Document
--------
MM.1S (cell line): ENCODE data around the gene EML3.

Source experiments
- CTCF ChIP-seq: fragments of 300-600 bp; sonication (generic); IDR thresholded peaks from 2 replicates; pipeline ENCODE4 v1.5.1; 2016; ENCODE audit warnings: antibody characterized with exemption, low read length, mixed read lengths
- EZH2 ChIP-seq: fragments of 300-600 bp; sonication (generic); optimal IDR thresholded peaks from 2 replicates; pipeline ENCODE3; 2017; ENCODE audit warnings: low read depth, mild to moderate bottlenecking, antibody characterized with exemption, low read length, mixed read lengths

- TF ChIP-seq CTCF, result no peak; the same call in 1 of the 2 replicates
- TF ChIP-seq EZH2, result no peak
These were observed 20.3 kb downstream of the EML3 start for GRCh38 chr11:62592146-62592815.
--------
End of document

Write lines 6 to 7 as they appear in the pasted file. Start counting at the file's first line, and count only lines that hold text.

- TF ChIP-seq EZH2, result no peak
These were observed 20.3 kb downstream of the EML3 start for GRCh38 chr11:62592146-62592815.